This past week, I decided I had to throw a monkey wrench into things in my Ethics class. We had crunched through the Ten Commandments over the course of the year and I wanted to do something that would swerve the pace. Something innovative, something that would swell the creative element among my students.
And all they'd need was their brains and a laptop.
I arranged each of my classes into groups of 3-4, each of them at one of five table clusters. On the tables were cups that held different color-coded slips of paper: one cup for "names", one cup for "items", and one cup for "word". Each group had to draw a slip from each cup and use those words in their story, a story they'd come up with as a group. Here's the thing: Each story had to be drabble, a work of micro-fiction of exactly one hundred words. (Check out http://drablr.com if you're interested) And the stories had to relate to the commandment posted on their table.
For example, students at a table for the ninth commandment, "You shall not lie", might draw the name Evan, the item burrito, and the word humiliated. And yes, those words had to get used in a story of 100 words…put together in 12-13 minutes before I announced each group rotate to the next table and start the process over again with another draw of words and a new commandment.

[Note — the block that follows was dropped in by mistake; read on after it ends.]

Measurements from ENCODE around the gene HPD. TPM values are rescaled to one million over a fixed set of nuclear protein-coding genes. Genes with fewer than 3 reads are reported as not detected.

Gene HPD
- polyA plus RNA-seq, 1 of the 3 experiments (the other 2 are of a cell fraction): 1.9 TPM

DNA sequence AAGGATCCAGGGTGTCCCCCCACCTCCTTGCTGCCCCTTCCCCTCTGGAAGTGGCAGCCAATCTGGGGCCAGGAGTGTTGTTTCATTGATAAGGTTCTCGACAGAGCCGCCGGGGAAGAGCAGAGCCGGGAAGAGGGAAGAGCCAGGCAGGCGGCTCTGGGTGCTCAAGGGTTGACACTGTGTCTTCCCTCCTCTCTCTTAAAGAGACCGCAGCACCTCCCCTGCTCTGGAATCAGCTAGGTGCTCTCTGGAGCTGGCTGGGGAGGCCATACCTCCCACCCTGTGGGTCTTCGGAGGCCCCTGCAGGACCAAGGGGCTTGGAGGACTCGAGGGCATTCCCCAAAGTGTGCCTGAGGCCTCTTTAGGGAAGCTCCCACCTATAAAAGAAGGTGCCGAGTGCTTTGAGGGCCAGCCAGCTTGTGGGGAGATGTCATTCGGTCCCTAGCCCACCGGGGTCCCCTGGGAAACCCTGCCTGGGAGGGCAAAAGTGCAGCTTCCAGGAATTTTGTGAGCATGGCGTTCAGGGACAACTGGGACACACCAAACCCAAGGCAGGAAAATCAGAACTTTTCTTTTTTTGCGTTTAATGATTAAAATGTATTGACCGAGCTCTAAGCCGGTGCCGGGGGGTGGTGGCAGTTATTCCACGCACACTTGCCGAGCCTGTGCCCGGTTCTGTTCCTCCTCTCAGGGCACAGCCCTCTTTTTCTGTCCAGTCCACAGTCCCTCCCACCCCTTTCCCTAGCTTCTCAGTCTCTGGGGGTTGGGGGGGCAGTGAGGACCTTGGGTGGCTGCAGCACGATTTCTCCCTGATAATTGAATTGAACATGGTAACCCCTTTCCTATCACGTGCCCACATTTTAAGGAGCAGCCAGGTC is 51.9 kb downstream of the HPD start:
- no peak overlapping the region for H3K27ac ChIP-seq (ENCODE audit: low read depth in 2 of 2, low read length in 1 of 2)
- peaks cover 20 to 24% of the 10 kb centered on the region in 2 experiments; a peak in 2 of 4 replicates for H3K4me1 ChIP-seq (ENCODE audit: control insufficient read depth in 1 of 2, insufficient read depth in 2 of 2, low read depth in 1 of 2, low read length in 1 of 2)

The life and energy that pulsed through the room was unreal. The most consistent question was "What if we tried…?" and the most consistent statement was "That's a great idea!" Smiles and laughs rang through the classroom, especially as they knew they'd be emailing the compilations to me later to be part of an all-class collection.
Even better were the moments when a student got that gleam in their eye…perhaps you've seen it before. The one when a student says, "Man, I struggle so much with writing papers for English class, but I can do this! This is so much fun!"
And I didn't have to put together a Prezi, a video, or make a game show out of it. All that was needed was to place the chance to create in the hands of students.
More often than we imagine, it's not the grade a student gets, but it's all about the exhilaration of learning bursting forth in a new way, when the joy on their face says it all.
It was a great day to be a teacher, even more so than usual.